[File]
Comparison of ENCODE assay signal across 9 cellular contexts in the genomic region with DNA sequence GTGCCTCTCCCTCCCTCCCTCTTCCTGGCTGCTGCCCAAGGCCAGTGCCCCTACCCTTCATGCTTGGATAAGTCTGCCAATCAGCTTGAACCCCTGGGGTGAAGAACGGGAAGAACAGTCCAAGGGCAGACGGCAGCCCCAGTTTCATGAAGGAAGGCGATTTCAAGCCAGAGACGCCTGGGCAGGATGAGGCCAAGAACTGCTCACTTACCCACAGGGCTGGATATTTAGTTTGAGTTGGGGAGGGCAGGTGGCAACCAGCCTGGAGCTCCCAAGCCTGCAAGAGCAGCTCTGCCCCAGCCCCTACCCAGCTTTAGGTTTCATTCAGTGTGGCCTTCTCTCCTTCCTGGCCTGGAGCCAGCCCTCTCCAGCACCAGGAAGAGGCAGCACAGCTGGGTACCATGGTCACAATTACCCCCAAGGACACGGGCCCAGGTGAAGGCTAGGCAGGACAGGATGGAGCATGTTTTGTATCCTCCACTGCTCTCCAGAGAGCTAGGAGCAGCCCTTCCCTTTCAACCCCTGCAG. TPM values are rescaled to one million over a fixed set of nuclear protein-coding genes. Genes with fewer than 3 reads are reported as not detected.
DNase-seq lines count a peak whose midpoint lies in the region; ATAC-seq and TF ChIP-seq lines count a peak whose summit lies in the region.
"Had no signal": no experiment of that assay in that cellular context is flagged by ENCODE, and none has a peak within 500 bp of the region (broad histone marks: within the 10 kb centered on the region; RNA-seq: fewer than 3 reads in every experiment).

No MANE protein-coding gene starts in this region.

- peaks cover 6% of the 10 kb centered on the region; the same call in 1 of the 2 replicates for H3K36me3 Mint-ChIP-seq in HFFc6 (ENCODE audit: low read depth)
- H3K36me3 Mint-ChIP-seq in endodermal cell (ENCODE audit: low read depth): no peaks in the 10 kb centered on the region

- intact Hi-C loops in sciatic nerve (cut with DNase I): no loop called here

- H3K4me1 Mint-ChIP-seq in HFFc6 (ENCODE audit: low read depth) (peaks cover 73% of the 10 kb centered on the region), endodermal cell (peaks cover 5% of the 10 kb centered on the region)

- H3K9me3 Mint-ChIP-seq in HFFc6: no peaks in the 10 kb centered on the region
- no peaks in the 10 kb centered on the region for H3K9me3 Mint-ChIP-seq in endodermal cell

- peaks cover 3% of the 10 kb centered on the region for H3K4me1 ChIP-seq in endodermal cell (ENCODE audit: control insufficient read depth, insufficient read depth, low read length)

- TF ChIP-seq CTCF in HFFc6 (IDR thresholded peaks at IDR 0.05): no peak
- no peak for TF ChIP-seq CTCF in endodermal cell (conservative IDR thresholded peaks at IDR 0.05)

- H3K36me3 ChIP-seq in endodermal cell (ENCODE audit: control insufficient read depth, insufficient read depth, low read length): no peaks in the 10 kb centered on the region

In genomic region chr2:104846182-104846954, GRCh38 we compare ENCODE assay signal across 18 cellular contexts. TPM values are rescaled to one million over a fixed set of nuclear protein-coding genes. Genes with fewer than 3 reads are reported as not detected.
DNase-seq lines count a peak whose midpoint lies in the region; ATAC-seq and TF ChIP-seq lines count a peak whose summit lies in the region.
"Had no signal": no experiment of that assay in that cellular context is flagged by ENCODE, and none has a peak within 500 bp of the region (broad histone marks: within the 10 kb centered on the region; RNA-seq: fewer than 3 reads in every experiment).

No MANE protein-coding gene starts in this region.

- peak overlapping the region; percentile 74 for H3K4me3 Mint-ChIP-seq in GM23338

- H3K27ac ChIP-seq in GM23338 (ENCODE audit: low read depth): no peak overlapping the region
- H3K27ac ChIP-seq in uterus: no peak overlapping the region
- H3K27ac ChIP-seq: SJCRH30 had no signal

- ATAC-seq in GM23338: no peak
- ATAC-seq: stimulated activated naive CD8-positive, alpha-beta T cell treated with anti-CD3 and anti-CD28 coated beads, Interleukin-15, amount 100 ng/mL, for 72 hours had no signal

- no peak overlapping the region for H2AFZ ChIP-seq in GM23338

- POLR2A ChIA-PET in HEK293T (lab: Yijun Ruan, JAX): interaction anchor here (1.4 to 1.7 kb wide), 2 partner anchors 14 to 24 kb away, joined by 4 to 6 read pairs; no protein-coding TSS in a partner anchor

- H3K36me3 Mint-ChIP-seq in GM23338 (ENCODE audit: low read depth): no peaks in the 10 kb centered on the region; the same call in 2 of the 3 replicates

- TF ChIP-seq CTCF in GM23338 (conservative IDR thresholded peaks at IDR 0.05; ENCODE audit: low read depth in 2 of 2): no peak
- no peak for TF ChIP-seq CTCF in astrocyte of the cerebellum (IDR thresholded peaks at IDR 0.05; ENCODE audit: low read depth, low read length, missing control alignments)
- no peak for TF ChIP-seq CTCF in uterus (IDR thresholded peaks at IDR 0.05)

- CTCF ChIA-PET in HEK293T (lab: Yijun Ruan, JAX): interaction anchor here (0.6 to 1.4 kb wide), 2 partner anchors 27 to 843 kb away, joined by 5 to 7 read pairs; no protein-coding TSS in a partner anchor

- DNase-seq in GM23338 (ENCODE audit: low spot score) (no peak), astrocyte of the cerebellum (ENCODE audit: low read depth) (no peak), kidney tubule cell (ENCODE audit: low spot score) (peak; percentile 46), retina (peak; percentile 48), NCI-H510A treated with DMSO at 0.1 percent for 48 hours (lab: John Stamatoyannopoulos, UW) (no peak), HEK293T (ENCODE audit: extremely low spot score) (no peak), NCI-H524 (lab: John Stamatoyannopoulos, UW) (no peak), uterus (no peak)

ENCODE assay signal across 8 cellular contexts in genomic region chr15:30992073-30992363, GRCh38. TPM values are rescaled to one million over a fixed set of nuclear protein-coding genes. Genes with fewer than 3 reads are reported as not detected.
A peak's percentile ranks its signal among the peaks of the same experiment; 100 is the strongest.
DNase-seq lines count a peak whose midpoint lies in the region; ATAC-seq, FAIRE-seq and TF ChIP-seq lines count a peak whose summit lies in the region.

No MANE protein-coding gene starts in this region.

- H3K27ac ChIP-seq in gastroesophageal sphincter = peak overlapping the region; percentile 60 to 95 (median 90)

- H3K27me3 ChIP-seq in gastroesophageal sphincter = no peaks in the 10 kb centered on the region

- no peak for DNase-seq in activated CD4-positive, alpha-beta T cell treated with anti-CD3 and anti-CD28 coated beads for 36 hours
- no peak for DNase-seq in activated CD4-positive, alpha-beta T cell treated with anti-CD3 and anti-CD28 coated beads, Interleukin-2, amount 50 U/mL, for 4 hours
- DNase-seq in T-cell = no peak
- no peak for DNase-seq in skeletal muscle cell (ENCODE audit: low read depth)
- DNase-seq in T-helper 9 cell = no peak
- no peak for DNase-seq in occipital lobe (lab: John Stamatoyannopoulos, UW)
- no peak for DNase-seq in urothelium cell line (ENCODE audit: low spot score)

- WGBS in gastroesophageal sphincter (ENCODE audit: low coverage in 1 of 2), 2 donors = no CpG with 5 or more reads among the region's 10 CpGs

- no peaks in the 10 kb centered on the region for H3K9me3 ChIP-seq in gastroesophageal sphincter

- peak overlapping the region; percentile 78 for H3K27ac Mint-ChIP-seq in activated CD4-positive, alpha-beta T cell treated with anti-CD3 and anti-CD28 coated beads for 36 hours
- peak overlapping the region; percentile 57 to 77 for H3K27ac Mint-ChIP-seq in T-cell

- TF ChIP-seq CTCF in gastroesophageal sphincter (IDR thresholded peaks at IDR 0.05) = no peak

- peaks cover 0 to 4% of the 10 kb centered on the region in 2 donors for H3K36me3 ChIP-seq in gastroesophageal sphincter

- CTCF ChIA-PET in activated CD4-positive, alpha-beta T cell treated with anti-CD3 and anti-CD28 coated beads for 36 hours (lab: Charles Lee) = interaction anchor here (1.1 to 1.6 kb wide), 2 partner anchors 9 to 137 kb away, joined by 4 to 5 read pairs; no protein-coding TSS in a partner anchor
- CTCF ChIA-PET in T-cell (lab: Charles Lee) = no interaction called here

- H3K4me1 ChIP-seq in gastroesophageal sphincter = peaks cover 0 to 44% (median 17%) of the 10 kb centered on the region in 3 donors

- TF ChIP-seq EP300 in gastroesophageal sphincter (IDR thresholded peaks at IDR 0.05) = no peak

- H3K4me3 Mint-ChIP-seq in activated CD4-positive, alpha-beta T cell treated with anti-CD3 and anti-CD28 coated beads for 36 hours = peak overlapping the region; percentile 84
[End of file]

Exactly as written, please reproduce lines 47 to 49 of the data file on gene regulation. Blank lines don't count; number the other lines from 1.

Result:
- no peaks in the 10 kb centered on the region for H3K9me3 ChIP-seq in gastroesophageal sphincter

- peak overlapping the region; percentile 78 for H3K27ac Mint-ChIP-seq in activated CD4-positive, alpha-beta T cell treated with anti-CD3 and anti-CD28 coated beads for 36 hours
- peak overlapping the region; percentile 57 to 77 for H3K27ac Mint-ChIP-seq in T-cell